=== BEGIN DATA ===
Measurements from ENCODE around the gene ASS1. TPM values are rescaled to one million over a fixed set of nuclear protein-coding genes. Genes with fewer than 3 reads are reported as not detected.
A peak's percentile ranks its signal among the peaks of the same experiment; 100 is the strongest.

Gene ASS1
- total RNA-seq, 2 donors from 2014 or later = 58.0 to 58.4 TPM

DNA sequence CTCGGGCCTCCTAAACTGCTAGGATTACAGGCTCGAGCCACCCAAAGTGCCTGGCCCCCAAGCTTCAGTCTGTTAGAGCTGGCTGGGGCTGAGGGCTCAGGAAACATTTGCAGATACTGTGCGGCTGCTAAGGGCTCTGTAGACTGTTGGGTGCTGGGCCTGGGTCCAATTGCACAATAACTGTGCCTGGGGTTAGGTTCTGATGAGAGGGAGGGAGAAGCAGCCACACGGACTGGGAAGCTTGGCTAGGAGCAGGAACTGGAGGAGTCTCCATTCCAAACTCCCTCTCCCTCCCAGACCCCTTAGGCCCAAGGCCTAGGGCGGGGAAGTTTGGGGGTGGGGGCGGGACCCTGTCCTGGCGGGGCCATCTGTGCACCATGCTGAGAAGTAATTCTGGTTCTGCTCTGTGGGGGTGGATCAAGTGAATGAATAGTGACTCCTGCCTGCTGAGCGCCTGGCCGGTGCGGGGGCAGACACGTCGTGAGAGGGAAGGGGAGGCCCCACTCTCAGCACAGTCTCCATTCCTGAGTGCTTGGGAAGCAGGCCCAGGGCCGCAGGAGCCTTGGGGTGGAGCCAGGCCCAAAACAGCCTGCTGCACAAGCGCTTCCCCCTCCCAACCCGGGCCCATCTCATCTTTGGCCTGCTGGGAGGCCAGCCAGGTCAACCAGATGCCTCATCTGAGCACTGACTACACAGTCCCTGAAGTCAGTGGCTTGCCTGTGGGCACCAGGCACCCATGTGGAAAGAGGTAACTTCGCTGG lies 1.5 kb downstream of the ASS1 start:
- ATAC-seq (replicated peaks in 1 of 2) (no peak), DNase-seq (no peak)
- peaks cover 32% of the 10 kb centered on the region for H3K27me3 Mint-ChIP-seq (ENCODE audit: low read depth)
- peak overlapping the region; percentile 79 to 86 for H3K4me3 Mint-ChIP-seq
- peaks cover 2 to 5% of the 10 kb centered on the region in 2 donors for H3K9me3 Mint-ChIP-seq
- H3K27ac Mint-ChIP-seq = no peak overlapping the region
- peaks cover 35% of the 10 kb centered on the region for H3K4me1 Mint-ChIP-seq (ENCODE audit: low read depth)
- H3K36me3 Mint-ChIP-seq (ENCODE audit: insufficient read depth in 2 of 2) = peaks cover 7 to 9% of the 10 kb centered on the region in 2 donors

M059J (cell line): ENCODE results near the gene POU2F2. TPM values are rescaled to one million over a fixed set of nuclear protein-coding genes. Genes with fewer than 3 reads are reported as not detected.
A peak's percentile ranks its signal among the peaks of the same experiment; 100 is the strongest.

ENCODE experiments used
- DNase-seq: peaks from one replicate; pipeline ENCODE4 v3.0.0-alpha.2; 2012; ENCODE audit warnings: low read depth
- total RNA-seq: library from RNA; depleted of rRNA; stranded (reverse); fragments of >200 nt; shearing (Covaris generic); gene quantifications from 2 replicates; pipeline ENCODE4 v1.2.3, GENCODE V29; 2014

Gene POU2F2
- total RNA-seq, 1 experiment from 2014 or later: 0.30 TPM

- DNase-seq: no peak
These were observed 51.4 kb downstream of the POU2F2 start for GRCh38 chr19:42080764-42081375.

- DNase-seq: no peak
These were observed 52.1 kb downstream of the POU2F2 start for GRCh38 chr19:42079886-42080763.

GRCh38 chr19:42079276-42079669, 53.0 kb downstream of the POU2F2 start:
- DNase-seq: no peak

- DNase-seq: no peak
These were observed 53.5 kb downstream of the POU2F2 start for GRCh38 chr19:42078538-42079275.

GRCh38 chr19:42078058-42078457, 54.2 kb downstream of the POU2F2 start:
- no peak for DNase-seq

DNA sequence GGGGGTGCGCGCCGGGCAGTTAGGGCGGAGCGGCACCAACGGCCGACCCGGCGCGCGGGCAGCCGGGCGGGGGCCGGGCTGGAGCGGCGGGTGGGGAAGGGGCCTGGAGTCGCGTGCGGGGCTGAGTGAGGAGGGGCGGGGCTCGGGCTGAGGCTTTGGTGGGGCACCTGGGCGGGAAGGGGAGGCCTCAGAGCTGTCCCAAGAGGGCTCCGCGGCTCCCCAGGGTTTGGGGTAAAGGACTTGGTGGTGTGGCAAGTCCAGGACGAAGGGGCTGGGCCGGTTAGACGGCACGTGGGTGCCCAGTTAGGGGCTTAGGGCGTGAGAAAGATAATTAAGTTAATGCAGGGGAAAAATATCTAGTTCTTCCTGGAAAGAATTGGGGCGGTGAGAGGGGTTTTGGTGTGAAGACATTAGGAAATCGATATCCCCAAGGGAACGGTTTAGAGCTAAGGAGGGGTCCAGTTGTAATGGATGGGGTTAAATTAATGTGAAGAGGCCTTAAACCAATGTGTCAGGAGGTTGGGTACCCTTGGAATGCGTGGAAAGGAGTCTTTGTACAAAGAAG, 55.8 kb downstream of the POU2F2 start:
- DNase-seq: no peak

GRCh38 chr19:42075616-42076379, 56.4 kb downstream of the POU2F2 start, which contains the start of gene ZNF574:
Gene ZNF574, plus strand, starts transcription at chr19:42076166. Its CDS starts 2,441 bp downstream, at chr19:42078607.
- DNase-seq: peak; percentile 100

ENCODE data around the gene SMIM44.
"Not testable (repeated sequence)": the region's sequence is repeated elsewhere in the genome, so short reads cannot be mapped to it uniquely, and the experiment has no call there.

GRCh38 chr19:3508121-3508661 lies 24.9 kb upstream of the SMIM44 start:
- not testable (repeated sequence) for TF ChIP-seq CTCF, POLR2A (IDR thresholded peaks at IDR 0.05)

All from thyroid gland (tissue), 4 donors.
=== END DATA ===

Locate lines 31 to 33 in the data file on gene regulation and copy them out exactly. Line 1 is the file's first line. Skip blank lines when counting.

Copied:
- DNase-seq: no peak

GRCh38 chr19:42075616-42076379, 56.4 kb downstream of the POU2F2 start, which contains the start of gene ZNF574:
Gene ZNF574, plus strand, starts transcription at chr19:42076166. Its CDS starts 2,441 bp downstream, at chr19:42078607.